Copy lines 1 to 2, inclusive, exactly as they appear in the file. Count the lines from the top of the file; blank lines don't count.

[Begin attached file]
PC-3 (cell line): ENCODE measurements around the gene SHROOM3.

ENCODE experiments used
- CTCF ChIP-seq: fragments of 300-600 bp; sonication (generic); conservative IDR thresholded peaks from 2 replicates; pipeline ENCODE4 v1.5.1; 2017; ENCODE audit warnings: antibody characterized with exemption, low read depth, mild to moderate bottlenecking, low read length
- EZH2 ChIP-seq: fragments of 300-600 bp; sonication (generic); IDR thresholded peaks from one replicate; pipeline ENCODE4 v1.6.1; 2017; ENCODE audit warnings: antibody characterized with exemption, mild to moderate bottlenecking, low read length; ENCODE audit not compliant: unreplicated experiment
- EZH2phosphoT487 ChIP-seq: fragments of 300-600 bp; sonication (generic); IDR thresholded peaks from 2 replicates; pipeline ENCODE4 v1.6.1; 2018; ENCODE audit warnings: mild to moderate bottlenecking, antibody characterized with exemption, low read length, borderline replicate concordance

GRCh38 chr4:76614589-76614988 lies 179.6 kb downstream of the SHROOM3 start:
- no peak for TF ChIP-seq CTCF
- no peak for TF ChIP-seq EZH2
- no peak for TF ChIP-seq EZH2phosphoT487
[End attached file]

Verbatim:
PC-3 (cell line): ENCODE measurements around the gene SHROOM3.

ENCODE experiments used